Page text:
by Chris McGinty
I was listening to my current Spotify playlist earlier. The first song I’m going to discuss on this list made me think that there are songs out there that are in some way scary or creepy without really having Halloween or horror story themes. I’m not talking about songs like “Creepy Doll” by Jonathan Coultan, “Bela Legosi’s Dead” by Bauhaus, or just about anything by White and/or Rob Zombie. Those songs are inspired by the Halloween season or by the horror genre pretty directly. I decided to task myself with a list of songs that if inspired by either of those themes are less clear about it.
The Bolshoi – “By the River”
The “Giants” EP is overall pretty dark. There are themes of paranoia, violence, and worship. It’s something that Alistair Crowley might appreciate (don’t worry, I’ll likely put that in Part Two). The “Giants” era of The Bolshoi had a tone that you would associate with punk music, but it also had a creepy feel at times. This is the most mood inducing track on the EP. It was light out as I drove listening to the song today; yet, I could only think of nights in unpopulated areas, walking along the railroad tracks. It has that ability to make you feel isolated and far from home… but in a good way. At least, for me it’s a good association. I realized that it would fit on a Halloween playlist without being specifically themed as such, and I had my thought for this series of blog posts.
a-ha – “Scoundrel Days”
The first time I heard this song, the similarity to something you might hear in a John Carpenter film was striking. Perhaps, this is a little too close to being inspired by the horror genre, after all. “Scoundrel Days” is the title track from a-ha’s second album. The truth is there may be a bit of a theme to the album that could make it a good listen for the Halloween season. I’m not saying that it’s all scary or creepy, but there do seem to be some early autumn themes between “Cry Wolf” and “October.” “Scoundrel Days” is easily the best choice for this list though. Also, one of Morten’s best choruses, especially going into the mid-section.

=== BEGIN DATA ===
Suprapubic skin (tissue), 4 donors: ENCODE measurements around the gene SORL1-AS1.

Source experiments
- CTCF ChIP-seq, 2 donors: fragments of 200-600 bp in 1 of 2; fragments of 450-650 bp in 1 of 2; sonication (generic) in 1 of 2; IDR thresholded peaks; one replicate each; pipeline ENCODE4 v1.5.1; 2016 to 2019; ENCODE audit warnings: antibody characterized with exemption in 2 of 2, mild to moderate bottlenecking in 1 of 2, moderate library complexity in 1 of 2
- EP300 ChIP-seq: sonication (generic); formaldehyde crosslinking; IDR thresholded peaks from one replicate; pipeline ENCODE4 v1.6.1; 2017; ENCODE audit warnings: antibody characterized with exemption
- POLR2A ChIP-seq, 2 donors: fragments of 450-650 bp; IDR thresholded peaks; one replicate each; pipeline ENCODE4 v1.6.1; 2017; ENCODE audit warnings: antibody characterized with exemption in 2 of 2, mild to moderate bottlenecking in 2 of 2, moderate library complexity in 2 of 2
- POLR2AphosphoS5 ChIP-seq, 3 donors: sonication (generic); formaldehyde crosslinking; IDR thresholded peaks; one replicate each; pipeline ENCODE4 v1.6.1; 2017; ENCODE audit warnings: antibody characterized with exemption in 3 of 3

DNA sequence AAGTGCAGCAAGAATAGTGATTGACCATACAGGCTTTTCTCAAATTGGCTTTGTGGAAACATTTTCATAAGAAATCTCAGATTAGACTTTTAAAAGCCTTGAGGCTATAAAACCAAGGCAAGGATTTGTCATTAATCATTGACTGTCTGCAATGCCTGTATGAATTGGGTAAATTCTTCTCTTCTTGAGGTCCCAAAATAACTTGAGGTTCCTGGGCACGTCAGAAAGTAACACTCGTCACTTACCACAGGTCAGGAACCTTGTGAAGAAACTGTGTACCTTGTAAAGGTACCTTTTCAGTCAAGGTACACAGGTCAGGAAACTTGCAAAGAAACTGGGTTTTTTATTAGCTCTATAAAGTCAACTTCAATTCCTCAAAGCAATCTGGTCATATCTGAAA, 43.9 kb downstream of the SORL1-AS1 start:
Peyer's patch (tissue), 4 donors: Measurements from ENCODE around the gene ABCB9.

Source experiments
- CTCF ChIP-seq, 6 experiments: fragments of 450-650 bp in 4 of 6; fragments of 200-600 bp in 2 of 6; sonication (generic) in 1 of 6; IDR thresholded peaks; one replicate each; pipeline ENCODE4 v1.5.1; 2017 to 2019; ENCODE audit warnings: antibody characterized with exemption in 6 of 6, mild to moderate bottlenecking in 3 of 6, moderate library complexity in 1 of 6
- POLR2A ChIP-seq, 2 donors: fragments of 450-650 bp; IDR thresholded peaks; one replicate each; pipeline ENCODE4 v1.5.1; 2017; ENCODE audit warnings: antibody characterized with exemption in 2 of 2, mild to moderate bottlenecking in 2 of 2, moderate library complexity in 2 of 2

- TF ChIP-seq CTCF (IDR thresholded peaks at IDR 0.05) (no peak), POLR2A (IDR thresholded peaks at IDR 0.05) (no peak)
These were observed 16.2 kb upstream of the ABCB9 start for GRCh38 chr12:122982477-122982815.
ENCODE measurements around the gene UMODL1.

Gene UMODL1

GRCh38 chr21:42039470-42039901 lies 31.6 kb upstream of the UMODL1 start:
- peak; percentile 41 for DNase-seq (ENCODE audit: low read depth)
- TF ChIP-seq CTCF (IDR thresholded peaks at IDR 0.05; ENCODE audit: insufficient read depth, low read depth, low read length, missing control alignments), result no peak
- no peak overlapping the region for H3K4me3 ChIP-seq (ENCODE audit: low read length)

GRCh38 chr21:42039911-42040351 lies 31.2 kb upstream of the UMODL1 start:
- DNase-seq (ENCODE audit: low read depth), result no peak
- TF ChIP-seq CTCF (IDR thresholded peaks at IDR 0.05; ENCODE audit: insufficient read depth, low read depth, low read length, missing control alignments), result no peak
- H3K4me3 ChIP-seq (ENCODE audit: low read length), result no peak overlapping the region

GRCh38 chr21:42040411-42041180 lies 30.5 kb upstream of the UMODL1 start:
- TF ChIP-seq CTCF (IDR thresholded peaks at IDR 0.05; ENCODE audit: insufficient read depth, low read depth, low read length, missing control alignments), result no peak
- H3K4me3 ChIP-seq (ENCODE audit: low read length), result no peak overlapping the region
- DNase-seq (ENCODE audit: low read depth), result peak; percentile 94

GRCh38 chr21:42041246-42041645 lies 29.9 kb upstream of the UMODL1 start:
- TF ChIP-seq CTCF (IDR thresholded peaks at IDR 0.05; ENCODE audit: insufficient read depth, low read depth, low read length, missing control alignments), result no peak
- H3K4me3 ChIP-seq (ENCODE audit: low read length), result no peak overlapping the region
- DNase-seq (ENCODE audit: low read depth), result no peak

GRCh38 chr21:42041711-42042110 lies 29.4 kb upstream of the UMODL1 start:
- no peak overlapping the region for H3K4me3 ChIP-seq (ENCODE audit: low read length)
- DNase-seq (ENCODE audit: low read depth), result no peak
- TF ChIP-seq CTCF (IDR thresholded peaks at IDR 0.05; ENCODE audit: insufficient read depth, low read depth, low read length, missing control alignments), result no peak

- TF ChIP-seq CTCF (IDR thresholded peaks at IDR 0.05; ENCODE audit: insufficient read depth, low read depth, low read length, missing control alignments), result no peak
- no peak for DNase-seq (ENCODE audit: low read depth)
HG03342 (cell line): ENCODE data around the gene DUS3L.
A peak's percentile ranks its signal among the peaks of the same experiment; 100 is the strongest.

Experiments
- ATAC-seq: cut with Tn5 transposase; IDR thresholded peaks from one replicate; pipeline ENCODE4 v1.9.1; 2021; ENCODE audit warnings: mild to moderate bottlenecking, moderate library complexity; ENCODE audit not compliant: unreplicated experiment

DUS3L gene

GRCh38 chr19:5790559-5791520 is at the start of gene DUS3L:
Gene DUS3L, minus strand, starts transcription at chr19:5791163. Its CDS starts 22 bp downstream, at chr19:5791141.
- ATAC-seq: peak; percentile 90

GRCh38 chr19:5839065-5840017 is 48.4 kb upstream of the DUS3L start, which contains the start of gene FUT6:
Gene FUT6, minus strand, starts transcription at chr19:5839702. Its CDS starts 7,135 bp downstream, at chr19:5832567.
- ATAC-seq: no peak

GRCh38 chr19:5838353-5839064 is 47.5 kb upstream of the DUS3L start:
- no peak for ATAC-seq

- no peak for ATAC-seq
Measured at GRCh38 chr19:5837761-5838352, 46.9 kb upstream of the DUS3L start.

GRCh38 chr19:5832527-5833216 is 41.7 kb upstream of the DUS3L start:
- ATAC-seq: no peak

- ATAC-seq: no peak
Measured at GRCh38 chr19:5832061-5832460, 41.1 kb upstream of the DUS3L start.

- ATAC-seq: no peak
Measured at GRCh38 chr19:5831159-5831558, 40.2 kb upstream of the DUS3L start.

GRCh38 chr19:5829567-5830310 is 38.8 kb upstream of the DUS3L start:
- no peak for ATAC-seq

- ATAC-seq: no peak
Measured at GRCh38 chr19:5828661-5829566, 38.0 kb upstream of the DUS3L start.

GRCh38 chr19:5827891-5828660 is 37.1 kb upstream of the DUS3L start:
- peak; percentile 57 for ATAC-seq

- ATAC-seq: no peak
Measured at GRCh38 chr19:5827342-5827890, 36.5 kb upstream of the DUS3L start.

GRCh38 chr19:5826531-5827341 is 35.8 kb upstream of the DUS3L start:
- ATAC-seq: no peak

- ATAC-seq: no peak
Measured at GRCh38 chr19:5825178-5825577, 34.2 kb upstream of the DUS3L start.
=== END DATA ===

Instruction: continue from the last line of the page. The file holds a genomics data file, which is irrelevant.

Alice in Chains – “We Die Young”
I think “We Die Young,” much like “Them Bones” (and so many other Alice in Chains songs), is about the reality of dying of overdose. It’s the opening track of their “Facelift” album. This one doesn’t sound creepy, so much, but it may be a bit on the nose (or on the wall) as being scary. Addiction is scary and this song hits a nerve with me. To be fair, the video for “Man in the Box” also creeped me out a bit. Alice in Chains could get under your skin if they wanted to. I did realize when I was considering which Alice in Chains song to go with that “We Die Young” is about early death while “Them Bones” is about being ancient when you meet your end, albeit ancient in the context that five years later they would be considered old by music years as new artists were now the darlings of airplay. “We Die Young” could easily refer to the horror genre (which would break my rule again, damn it) because in the 80s there was a lot of fear around children dying. There were made for TV movies about child abduction, like Adam Walsh (who was found decapitated) and Steven Stayner (who was found safe, but tragically died at age 24 in a motorcycle accident). Then there was the horror trope of teenagers in isolated locations becoming slasher victims, usually one at a time. “We Die Young,” perhaps unintentionally, is an anthem for children of the 80s who grew up expecting an untimely death.
Chris McGinty is a blogger who may or may not be in the Halloween spirit.